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CAFE Standards Alone Won’t Fix Climate Issue

More than 30 years ago, Congress succeeded in pulling our country out of one of the most serious and debilitating energy crises in its history. After the 1973 Arab oil embargo triggered nationwide fuel shortages, gas station lines often stretched on for hours. Many businesses were forced to curtail operations or entirely shut down. And oil prices, along with inflation and unemployment, soared.

In response, Congressional leaders worked together to enact a series of fuel conservation measures that were drastic, innovative and ultimately effective. We set a maximum highway speed limit of 55 mph. We put daylight saving time into effect for the whole year. We created tax credits for the development and use of alternative forms of energy. And, in 1975, we established the Corporate Average Fuel Economy program, which required automakers to meet fuel efficiency standards of 27.5 miles per gallon.

Today, we face another critical challenge — one that has again placed enormous pressure on our economy, our energy supply and, above all, our environment. The issue of global climate change has emerged as a top legislative priority for this Congress, and policymakers on both sides of the aisle are working to identify ways to lower our consumption of petroleum products and reduce greenhouse gas emissions. As we turn our attention to what we can do to better protect our planet and reverse global warming trends, revising the current CAFE structure has been proposed as a potential solution.

Since its establishment, CAFE has proved to be a valuable program, spurring significant improvements in automotive design and engineering. But the world has changed since these standards were enacted. Consumer needs have evolved. New technologies have been developed. And the challenges before us are very different from the ones we confronted three decades ago. Although there is considerable debate about the impact any adjustment in CAFE standards would have on auto industry jobs, vehicle production costs and consumer safety, one thing is certain: Arbitrary increases in CAFE standards here in the U.S. will not solve the problem of global climate change.

It is time to evaluate the CAFE system in the context of these new challenges. The same tired debates are no longer sufficient, and we must find a way to move beyond them for the good of the nation and the future of the planet. This is no time to engage in a legislative battle over restructuring fuel efficiency requirements. If we are serious about addressing climate change, Congressional leaders must work quickly and cooperatively to develop comprehensive policy solutions that are fair, effective and passable.

The good news is that we are on course to accomplish such a task. Two months ago, the Energy and Commerce Committee began an exhaustive assessment of climate change. Already, we’ve conducted 10 hearings focused on the issue and have heard from more than 50 witnesses.

Although additional work must be done before we can assemble a complete legislative package on climate change, I am confident that committee members will forge reasonable, realistic policy solutions that do not pit our economy against our ecosystem.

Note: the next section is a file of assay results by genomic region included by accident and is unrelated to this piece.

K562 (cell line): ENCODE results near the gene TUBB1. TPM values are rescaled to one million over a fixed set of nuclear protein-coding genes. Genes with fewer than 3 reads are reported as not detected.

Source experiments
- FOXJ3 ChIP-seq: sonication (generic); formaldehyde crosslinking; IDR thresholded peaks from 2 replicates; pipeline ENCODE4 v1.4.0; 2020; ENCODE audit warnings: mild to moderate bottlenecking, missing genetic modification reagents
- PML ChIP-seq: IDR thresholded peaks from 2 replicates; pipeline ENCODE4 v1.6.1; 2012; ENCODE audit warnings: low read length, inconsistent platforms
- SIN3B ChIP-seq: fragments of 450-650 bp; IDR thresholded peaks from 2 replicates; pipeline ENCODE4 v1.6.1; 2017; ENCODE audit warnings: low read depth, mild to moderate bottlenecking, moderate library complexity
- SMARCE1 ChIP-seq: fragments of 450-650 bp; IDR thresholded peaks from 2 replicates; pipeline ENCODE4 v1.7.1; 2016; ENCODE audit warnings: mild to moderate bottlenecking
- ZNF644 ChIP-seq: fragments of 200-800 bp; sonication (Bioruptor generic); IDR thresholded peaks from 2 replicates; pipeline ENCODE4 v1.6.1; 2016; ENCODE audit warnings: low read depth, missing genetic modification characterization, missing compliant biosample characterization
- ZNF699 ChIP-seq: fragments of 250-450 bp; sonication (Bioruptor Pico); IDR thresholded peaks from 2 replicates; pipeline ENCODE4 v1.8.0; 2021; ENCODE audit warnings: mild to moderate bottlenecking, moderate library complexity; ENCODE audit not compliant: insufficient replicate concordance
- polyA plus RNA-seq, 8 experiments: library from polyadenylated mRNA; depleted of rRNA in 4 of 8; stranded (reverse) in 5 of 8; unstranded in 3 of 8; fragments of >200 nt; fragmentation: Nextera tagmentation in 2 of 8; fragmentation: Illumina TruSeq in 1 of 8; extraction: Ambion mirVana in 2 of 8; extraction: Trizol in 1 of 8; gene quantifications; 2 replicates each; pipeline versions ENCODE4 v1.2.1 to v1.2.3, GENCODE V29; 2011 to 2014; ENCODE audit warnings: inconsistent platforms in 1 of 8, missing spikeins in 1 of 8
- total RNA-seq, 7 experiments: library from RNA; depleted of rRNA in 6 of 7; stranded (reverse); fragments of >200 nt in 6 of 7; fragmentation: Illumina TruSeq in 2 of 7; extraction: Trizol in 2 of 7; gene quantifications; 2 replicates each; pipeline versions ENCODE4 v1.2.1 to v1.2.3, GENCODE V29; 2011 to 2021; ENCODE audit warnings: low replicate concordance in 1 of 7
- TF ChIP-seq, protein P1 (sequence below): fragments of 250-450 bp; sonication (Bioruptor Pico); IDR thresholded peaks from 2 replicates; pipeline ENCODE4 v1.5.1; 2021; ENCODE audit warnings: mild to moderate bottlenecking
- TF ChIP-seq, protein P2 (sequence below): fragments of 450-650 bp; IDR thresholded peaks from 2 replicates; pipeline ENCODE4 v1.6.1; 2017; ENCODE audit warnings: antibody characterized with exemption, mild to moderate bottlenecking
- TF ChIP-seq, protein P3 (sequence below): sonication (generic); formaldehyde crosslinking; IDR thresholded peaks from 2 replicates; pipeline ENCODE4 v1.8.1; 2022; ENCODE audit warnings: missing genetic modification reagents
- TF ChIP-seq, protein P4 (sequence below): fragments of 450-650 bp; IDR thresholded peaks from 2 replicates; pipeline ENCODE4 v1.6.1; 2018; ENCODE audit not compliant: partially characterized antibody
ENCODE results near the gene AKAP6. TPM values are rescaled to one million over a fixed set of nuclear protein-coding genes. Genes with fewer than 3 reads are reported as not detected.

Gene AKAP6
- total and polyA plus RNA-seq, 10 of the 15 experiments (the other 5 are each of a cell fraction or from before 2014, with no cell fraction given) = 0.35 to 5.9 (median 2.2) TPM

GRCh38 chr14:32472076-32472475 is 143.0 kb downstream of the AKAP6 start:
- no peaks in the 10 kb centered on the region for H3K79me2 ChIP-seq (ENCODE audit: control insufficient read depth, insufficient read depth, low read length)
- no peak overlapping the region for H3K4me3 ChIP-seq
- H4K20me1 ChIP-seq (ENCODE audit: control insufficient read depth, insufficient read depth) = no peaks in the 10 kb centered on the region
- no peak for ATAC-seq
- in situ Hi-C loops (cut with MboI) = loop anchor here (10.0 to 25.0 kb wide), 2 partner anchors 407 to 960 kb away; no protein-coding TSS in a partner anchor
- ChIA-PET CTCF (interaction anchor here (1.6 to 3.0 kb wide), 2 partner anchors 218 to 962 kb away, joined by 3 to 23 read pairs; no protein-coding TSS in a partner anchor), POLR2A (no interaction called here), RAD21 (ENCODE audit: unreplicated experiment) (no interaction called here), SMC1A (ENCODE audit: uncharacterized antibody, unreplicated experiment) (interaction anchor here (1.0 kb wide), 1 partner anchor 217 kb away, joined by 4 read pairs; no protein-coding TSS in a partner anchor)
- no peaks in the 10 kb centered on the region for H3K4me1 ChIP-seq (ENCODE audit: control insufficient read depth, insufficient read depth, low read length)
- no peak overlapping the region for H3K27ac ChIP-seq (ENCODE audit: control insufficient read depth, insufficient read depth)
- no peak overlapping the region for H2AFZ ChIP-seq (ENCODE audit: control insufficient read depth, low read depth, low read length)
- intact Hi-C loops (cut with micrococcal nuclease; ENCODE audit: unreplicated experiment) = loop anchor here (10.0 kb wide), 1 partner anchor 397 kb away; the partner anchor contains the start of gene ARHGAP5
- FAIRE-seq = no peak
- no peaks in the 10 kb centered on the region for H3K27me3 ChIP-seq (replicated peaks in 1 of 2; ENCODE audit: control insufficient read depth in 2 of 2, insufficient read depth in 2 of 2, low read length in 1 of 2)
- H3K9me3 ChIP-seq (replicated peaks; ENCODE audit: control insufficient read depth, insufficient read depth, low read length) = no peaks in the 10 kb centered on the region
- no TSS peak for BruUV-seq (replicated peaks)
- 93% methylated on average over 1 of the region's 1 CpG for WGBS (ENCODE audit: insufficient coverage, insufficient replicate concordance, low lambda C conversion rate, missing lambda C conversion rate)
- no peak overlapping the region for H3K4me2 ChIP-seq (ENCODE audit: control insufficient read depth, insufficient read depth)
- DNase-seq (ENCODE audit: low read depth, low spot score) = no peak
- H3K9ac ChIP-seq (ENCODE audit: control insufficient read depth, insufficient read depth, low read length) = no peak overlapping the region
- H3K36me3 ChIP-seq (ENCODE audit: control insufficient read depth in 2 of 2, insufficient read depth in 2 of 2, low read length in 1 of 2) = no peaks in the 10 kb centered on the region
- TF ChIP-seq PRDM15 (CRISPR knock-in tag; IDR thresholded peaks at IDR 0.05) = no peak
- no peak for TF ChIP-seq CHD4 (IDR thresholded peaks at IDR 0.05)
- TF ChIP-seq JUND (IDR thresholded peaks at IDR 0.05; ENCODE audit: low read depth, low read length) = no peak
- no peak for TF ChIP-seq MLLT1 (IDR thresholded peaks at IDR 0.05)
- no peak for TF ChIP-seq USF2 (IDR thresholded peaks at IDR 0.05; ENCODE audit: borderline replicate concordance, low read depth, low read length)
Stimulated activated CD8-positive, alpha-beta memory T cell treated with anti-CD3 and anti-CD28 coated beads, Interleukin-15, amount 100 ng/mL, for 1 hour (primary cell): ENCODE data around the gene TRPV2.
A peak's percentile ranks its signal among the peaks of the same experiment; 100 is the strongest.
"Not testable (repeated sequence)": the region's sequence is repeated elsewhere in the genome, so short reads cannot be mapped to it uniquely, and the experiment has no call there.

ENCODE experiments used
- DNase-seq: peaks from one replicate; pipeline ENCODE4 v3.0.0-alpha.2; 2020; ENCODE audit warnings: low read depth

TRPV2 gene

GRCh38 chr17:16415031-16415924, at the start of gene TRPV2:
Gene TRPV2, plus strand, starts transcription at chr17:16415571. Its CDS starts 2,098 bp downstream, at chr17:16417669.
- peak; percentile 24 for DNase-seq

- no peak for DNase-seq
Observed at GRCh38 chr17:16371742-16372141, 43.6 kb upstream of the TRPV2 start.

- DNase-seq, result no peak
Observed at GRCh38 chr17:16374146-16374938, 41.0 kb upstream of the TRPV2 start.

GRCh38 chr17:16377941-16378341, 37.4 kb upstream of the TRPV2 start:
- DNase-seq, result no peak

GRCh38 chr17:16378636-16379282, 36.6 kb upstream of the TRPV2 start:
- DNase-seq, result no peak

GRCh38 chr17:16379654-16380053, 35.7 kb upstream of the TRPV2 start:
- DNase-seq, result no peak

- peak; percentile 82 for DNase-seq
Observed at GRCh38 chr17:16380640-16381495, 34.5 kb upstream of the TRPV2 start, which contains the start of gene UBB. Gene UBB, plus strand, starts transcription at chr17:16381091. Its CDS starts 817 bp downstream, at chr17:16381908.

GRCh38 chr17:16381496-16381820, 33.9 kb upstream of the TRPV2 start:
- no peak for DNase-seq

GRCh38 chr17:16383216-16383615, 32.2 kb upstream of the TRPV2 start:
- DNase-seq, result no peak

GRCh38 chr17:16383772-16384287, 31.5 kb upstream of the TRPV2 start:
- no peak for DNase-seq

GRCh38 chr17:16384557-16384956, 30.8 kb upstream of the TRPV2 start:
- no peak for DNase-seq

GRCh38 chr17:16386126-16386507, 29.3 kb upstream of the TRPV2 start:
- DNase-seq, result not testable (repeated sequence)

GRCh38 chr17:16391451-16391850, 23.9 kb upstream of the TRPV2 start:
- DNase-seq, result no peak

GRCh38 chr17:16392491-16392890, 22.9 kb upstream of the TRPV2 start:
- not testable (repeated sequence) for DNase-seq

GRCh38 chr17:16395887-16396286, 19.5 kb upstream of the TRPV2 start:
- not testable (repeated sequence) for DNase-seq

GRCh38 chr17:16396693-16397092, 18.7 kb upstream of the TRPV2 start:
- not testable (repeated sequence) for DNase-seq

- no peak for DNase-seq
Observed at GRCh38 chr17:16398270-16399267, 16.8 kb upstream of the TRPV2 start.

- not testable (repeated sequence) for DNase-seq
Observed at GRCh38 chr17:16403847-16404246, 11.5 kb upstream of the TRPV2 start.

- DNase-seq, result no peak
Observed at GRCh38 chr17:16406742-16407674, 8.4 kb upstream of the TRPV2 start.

There are two key reasons I’m optimistic about our ability to develop the legislation we need. First, when it comes to honoring and strengthening our environment, the committee has a strong record of accomplishment. Our members have come together to develop our country’s most crucial environmental protections, including the Clean Air Act, the Safe Drinking Water Act and the Endangered Species Act. Second, we have succeeded in bringing American industry, including the automotive industry, to the policy discussion table. Without the active participation of industry leaders, we have little chance of tackling climate change in a way that protects both the health of our environment and the strength of our economy.

In a hearing last month, the CEOs of General Motors Corp., Ford Motor Co., Chrysler Group and Toyota Motor North America Inc. testified before the committee. Each expressed a commitment to reducing carbon dioxide emissions and investing in technologies that will increase fuel efficiency. More importantly, they each committed to work with the committee in developing comprehensive legislation to regulate greenhouse gas emissions. We in Congress must now create incentives for more corporations to follow this lead.

We also must commit ourselves to seeing the legislative process through. Formulating a set of policy measures we can all embrace will require our continued attention and test our ability to compromise. But we can and must rise to the challenge. No specific policy or single person can accomplish all that needs to be done to adequately address climate change. As was the case three decades ago, a variety of steps are necessary.

Let us never forget that we borrow this planet from future generations. Congressional leaders are well-positioned to pursue and implement a comprehensive strategy capable of protecting the world we will one day leave behind. We must not squander this opportunity. Our children are depending on us.

Rep. John Dingell (D-Mich.) is the chairman of the Energy and Commerce Committee.